A gripping multiverse thriller
“Are you happy with your life?”
Those are the last words Jason Dessen hears before the masked abductor knocks him unconscious.
Before he awakens to find himself strapped to a gurney, surrounded by strangers in hazmat suits.
Before a man Jason’s never met smiles down at him and says, “Welcome back, my friend.”
In this world he’s woken up to, Jason’s life is not the one he knows. Hiswife is not his wife. His son was never born. And Jason is not an ordinary college physics professor, but a celebrated genius who has achieved something remarkable. Something impossible.
Is it this world or the other that’s the dream? And even if the home he remembers is real, how can Jason possibly make it back to the family he loves? The answers lie in a journey more wondrous and horrifying than anything he could’ve imagined — one that will force him to confront the darkest parts of himself even as he battles a terrifying, seemingly unbeatable foe.
There was so much buzz surrounding this book in the lead-up to its publication. So much, in fact, that I started to get nervous. Having now finished the novel, though, it’s very easy to see why so many people have been recommending it: it’s superb. Crouch, author of the Wayward Pines novels, has penned a fantastic sci-fi mystery.
Dark Matter sucked me in very quickly. Crouch wastes no time in getting the story moving, and his prose is very well composed and flows brilliantly. At no point did I feel like the story dragged or got bogged down in detail — even when things need explaining, Crouch gives the reader just enough to keep us hooked, but not too much to either over-complicate matters, nor to present hurdles for himself later on.
Jason is an interesting protagonist, and I welcomed his flaws — to begin with, he is clearly dissatisfied with his life in some ways, and he suffers at least a small amount of ennui centred on thoughts of the roads not taken. His family life is not as fulfilling as he maybe thought it should be; his relationship with his wife stuck in a comfortable pattern, no longer passionate or exciting; his career not as impressive as many thought it would be. He feels like he should — or, at least, could — have achieved so much more than he has.
After waking up in a new reality, Jason not only has to adjust to his new situation, but figure out how it has come about. He must also decide if it’s a reality that he wants. His confused state makes those around him nervous, and after some rash decisions, he realized that he has awoken in a very different world — one that may not be safe, despite “his” accomplishments there.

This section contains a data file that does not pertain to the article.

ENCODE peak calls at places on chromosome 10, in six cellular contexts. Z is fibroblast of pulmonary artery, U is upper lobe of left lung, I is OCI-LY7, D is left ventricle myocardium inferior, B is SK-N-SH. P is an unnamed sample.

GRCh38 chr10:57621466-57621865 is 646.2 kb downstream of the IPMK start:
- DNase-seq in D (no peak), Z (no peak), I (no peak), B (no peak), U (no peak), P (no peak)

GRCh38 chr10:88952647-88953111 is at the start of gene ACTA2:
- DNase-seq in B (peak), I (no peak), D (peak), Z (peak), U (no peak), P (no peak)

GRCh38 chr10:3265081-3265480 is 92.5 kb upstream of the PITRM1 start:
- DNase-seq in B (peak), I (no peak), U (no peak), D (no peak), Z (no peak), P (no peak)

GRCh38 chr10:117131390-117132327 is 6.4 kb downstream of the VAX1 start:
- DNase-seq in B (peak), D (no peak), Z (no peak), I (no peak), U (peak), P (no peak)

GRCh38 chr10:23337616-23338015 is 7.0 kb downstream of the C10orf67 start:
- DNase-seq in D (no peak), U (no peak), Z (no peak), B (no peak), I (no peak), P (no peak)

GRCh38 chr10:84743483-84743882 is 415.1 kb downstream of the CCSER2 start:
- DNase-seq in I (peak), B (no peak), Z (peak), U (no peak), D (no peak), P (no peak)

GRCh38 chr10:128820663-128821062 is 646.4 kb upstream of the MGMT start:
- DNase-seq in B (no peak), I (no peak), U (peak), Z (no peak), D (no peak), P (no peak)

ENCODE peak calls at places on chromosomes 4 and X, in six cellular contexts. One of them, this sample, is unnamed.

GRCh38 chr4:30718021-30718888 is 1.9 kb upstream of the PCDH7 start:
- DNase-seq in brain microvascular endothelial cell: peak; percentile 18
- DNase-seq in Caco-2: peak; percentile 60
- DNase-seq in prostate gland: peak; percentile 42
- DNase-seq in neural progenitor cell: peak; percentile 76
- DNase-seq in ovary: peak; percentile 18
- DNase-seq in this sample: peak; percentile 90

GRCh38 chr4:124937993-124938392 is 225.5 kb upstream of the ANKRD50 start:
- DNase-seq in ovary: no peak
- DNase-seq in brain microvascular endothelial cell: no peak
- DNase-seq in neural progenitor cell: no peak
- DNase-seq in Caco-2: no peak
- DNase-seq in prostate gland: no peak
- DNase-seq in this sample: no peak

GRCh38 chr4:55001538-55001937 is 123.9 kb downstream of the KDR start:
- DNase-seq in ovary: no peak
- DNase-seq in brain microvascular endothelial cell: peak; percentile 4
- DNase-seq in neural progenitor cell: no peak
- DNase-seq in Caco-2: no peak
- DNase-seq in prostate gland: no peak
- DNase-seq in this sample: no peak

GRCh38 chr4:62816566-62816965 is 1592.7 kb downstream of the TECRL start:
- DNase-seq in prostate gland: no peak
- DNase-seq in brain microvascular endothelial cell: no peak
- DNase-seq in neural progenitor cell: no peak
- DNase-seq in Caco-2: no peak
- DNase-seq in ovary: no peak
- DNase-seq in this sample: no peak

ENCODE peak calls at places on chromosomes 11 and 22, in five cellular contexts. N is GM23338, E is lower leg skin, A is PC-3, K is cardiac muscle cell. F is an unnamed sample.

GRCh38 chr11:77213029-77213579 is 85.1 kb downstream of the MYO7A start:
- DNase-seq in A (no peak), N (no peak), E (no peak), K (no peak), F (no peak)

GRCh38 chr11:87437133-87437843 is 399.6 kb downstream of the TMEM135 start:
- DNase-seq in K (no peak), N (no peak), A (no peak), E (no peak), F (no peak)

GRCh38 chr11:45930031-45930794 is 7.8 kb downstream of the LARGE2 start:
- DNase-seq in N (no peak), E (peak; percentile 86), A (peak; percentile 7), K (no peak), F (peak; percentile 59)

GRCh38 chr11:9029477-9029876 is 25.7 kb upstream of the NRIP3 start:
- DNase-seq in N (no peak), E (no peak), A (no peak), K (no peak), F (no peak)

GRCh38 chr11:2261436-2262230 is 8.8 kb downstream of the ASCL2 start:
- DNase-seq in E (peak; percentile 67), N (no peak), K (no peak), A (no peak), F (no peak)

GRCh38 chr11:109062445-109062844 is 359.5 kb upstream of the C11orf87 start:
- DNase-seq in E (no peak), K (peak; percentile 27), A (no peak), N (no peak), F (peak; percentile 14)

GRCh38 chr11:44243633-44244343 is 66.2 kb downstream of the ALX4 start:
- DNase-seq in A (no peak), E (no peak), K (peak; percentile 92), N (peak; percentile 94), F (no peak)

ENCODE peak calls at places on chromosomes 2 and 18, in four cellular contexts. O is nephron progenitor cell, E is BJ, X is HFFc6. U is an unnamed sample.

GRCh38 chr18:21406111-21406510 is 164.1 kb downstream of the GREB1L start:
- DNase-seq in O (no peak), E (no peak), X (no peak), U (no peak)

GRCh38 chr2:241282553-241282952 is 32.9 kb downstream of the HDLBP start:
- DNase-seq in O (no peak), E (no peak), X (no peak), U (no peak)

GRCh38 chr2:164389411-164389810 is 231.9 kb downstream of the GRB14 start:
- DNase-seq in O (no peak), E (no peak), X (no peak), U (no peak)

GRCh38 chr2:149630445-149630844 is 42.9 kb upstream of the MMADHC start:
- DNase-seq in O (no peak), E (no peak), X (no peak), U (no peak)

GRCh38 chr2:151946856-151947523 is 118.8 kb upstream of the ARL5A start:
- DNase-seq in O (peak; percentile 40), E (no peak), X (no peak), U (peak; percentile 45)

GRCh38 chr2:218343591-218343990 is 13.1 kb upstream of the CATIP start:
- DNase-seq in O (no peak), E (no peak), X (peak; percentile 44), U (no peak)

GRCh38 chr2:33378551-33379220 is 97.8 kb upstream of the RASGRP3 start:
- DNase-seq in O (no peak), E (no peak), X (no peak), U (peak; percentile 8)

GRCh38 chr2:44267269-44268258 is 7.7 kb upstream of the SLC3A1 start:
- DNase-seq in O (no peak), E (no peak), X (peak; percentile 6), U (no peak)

And… that’s about as much of the plot I feel comfortable mentioning. I went in with no knowledge of the story save for what was printed on the inside cover-flap. As a result, many of the decisions Crouch makes over the course of the novel were both surprising and interesting. So many of them, I think, were brilliant — and frequently things that other authors might forget or dismiss. He seemed always conscious of the science he was playing around with, and the theoretical implications thereof. Towards the end, it’s a bit mind-bending, and I couldn’t begin to figure out how I’d feel in a similar situation (which was the point), and the impossible decisions with which Jason is confronted. I can’t speak to the accuracy of the theoretical physics, but as I said earlier, the author gives us enough to get what’s going on and enjoy the ride.
It was interesting to see Jason grapple with the different realities he experiences, and the different versions of friends and family. As the story progresses, we realized the incredible challenge that he faces, and with the help of an unexpected ally, we see him figure out what is most important to him. There’s a solid character arc, as Jason is forced to take stock of his life and decisions, as well as to own them.
The novel is very well paced, and quick without being rushed — although, as many people have found, Dark Matter is very difficult to put down, so the reader may be in a rush to see the plot unfold. I read this over the course of two days, broken up only by an afternoon in the car and needing to sleep at least a couple of hours. It’s gripping, and I was very pleased to find that the hype is entirely justified.
Dark Matter is one of the best novels I’ve read this year — it’s brilliantly plotted, clever, populated by interesting and sympathetic characters, and is a well balanced mix of action and mystery. It is a novel of second chances, yes, but also about not knowing what you have until it’s gone, and just how much you’re willing to do to get everything back.
Very highly recommended. A 2016 must read.
Thanks again to Becca for the book.